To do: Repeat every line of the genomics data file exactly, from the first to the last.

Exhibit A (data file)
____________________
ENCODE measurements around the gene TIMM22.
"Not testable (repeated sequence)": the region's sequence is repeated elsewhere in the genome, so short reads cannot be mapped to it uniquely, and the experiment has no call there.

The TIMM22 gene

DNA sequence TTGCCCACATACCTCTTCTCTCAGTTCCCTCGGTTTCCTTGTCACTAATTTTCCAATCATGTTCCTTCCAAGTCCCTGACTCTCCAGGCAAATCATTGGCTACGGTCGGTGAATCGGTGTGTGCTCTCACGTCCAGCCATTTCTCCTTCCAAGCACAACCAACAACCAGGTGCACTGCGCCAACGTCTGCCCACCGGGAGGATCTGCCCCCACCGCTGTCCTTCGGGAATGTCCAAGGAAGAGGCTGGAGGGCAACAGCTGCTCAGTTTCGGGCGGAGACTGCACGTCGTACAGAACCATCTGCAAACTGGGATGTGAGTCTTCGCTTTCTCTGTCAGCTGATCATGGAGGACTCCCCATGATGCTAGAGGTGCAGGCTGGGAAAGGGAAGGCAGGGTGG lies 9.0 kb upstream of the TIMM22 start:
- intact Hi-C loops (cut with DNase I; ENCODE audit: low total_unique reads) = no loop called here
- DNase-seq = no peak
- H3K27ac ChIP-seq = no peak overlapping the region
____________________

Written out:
ENCODE measurements around the gene TIMM22.
"Not testable (repeated sequence)": the region's sequence is repeated elsewhere in the genome, so short reads cannot be mapped to it uniquely, and the experiment has no call there.

The TIMM22 gene

DNA sequence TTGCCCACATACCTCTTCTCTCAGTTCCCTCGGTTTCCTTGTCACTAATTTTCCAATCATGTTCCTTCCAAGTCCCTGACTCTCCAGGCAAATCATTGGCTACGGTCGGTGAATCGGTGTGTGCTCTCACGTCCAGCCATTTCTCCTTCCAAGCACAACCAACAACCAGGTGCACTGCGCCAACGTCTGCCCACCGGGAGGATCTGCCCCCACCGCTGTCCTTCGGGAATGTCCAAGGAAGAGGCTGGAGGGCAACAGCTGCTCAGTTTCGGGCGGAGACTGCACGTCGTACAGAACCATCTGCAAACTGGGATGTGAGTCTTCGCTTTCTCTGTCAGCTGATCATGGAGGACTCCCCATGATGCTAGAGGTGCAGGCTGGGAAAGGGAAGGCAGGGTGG lies 9.0 kb upstream of the TIMM22 start:
- intact Hi-C loops (cut with DNase I; ENCODE audit: low total_unique reads) = no loop called here
- DNase-seq = no peak
- H3K27ac ChIP-seq = no peak overlapping the region